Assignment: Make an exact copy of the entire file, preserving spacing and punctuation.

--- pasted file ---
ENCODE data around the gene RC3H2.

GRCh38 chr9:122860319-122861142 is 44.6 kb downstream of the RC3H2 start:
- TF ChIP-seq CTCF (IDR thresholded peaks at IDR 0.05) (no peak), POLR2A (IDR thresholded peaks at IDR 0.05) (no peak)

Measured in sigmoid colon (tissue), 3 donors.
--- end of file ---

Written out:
ENCODE data around the gene RC3H2.

GRCh38 chr9:122860319-122861142 is 44.6 kb downstream of the RC3H2 start:
- TF ChIP-seq CTCF (IDR thresholded peaks at IDR 0.05) (no peak), POLR2A (IDR thresholded peaks at IDR 0.05) (no peak)

Measured in sigmoid colon (tissue), 3 donors.